When the Rosetta spacecraft reached comet 67P/Churyumov–Gerasimenko, one of the striking features was its “rubber duck” shape with two distinct lobes. One of the questions it raised was whether the comet had simply eroded in its middle region, or whether it had formed from a low-speed collision. We now know the ducky comet was once two comets.1
Computer simulations have shown that low-speed collisions between comets can create a single comet similar to 67P, but other models show how comets can erode irregularly to create similar shapes. So there has been debate over which process formed 67P. But new work has verified the collision model by looking at the surface gravity of the comet. As a surface of a comet settles within its gravitational field, the surface will tend to be oriented perpendicular to the direction of gravity in the region. Imagine a pile of sand on Earth. It can have high or low points in the sand, but if you jostle it, the sand will tend to level off. Not all surfaces will line up to gravity, but statistically most will.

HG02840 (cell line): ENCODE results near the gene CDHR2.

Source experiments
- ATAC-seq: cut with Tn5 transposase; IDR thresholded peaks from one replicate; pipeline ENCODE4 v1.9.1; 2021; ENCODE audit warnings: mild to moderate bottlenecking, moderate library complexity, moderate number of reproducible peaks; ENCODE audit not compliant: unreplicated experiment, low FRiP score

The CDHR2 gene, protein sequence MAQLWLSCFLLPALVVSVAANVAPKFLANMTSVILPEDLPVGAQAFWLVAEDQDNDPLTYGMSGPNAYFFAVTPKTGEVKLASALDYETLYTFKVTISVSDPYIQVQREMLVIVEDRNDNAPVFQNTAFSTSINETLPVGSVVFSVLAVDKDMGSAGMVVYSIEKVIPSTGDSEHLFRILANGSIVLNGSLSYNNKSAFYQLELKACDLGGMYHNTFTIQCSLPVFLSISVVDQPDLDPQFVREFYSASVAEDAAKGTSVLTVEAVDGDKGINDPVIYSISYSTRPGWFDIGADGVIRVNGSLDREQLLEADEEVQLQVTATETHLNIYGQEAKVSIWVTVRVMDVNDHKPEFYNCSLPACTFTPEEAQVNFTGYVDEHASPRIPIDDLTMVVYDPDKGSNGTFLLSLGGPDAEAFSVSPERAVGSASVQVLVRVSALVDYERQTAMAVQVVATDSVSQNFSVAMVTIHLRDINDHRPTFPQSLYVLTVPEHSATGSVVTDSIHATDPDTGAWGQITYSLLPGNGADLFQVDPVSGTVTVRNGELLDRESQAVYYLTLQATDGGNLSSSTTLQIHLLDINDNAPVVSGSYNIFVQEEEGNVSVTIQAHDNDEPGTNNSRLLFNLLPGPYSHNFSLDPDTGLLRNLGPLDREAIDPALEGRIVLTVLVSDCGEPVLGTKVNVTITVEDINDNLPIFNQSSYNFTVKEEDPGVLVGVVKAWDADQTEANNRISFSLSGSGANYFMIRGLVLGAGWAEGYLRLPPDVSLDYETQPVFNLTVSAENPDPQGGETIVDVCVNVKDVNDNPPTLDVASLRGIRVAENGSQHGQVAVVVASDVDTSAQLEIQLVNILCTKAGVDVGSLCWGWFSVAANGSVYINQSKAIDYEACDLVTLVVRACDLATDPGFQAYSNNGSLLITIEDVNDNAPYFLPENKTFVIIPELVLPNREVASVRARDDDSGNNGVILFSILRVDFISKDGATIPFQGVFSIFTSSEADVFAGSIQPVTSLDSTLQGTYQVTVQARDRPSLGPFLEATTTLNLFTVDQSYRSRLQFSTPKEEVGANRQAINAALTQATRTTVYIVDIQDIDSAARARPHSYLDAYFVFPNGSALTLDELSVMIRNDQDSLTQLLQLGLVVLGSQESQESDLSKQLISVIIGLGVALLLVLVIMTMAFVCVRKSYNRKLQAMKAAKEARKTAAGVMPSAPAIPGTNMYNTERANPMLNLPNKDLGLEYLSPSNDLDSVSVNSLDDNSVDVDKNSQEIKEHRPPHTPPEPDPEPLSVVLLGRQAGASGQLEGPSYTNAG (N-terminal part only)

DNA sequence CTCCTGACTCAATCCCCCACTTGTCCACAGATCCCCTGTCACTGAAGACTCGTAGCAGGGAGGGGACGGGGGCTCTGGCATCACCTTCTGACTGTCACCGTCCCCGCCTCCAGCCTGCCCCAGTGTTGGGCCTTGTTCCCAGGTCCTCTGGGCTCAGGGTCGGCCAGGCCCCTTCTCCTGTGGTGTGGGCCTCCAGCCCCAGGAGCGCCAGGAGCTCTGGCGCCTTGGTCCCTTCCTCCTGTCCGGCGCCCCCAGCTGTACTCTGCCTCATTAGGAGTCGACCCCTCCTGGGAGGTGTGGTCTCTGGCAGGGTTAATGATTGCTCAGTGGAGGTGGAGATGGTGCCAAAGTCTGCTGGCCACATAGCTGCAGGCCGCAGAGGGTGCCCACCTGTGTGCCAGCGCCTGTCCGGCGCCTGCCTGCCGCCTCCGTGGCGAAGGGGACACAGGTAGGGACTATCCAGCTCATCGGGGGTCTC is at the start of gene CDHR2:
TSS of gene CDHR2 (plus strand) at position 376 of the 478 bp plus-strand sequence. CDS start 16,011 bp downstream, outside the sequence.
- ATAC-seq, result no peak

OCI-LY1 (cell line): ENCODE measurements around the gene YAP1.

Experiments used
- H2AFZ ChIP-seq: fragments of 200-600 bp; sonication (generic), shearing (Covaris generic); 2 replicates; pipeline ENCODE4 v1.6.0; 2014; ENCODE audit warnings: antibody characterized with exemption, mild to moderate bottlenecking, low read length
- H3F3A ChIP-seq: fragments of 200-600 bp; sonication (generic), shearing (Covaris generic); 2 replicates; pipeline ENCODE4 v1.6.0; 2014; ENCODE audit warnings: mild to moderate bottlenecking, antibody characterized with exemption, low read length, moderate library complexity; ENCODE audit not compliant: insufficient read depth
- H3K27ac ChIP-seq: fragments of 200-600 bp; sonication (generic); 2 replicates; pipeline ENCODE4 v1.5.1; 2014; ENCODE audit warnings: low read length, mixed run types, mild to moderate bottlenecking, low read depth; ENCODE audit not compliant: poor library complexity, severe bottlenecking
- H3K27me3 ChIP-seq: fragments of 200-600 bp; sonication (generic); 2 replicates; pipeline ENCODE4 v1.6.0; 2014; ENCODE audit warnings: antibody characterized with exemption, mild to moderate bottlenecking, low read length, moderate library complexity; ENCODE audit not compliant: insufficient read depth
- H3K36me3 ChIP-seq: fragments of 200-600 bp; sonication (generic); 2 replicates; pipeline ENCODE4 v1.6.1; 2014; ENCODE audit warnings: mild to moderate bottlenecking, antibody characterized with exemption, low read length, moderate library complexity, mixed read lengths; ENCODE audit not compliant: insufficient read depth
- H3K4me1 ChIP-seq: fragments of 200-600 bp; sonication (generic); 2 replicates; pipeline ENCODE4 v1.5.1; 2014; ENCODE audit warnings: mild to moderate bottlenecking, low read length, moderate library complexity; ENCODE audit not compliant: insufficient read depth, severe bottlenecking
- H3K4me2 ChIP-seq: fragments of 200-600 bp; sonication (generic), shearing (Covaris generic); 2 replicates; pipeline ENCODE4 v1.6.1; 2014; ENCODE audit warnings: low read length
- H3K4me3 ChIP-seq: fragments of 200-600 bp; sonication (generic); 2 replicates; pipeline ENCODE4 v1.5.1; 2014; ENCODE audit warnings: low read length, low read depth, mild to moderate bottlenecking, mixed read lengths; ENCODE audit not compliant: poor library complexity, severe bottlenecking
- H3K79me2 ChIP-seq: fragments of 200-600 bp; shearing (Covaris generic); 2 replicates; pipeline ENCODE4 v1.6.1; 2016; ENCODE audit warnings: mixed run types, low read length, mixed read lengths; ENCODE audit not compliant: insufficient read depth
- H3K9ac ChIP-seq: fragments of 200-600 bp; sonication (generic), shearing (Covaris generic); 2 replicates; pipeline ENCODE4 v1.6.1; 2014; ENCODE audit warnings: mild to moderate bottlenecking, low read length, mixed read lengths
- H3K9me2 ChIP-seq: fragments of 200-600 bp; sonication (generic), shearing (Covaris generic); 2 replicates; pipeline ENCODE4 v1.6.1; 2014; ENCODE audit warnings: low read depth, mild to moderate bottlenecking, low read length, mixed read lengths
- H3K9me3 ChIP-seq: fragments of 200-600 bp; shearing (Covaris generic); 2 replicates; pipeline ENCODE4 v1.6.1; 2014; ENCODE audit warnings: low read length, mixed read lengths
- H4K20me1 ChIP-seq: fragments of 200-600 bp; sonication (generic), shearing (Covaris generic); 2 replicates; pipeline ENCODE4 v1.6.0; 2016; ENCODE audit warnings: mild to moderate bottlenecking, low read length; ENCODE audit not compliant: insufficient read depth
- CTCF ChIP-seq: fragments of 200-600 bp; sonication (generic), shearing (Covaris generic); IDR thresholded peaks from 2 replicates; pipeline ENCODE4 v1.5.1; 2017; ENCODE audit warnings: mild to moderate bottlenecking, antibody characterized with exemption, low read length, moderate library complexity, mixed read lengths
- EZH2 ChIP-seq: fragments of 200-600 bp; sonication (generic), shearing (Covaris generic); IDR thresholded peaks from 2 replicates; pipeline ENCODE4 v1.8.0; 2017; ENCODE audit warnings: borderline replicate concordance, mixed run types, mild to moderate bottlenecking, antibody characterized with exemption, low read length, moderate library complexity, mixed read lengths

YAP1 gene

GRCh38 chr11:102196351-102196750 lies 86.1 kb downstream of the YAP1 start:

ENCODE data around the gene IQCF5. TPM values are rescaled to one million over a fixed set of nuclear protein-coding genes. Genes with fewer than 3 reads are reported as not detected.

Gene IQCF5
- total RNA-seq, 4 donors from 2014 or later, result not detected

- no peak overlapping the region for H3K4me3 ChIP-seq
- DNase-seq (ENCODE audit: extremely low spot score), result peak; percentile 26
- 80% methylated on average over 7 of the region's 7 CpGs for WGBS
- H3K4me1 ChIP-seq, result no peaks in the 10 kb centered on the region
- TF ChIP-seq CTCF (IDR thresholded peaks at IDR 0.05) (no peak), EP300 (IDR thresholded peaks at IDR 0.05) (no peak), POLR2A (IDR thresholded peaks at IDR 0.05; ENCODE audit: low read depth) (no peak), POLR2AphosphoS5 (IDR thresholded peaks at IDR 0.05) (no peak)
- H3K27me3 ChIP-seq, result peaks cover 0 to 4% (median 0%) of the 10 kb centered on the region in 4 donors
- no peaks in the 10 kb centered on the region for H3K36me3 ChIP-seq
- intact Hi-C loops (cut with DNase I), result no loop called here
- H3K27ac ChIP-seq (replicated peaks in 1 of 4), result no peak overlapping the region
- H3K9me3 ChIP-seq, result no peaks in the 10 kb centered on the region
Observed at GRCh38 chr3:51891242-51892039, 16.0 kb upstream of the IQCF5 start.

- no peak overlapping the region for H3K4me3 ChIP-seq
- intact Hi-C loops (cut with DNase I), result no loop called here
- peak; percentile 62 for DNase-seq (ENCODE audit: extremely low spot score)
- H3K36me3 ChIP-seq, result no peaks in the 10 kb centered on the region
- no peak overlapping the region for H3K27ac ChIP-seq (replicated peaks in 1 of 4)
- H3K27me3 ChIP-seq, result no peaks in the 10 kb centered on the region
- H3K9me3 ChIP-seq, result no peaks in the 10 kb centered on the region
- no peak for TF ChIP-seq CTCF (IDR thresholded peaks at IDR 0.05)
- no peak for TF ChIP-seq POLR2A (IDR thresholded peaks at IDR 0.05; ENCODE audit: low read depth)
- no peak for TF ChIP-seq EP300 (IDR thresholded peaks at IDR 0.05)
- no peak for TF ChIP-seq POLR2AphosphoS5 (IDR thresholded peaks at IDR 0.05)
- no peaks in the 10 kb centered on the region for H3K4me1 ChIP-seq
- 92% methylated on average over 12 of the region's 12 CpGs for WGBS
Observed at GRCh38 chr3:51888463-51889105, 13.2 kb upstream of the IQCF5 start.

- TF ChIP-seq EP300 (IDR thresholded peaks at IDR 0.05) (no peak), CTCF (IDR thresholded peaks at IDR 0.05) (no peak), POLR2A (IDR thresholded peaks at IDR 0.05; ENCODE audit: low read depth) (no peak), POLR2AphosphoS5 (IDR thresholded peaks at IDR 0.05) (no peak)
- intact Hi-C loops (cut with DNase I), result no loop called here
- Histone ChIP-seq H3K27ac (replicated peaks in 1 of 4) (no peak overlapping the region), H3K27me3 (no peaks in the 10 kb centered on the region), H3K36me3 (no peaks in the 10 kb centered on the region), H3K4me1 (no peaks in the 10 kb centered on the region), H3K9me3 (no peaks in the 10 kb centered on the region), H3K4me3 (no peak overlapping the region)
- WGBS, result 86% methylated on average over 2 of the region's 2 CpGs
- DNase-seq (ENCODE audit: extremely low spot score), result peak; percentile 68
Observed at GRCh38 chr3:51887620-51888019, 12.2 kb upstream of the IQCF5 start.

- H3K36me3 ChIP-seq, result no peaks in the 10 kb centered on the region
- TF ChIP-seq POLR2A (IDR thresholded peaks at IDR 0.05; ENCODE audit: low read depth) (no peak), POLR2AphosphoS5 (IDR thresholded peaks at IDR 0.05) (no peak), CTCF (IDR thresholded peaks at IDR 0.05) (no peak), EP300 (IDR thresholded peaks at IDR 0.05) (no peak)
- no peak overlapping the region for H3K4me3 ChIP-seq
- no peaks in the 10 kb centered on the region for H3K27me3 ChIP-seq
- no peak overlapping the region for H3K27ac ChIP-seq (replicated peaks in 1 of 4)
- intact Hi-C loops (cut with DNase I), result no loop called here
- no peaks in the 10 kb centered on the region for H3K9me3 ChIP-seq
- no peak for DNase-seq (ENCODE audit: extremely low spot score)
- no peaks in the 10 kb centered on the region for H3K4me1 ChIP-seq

So the team looked at several surface structures on 67P and compared them to the gravitational map to find a statistical correlation between the surface gravity. They then compared the results to two computer models. One where the comet eroded in the center, and one where two comets merged. What they found was that the real 67P agreed with the merged model.
So the one comet we’ve actually landed a probe upon was once two.
Jutzi, Martin, and Erik Asphaug. “The shape and structure of cometary nuclei as a result of low-velocity accretion.” Science 348.6241 (2015): 1355-1358. ↩︎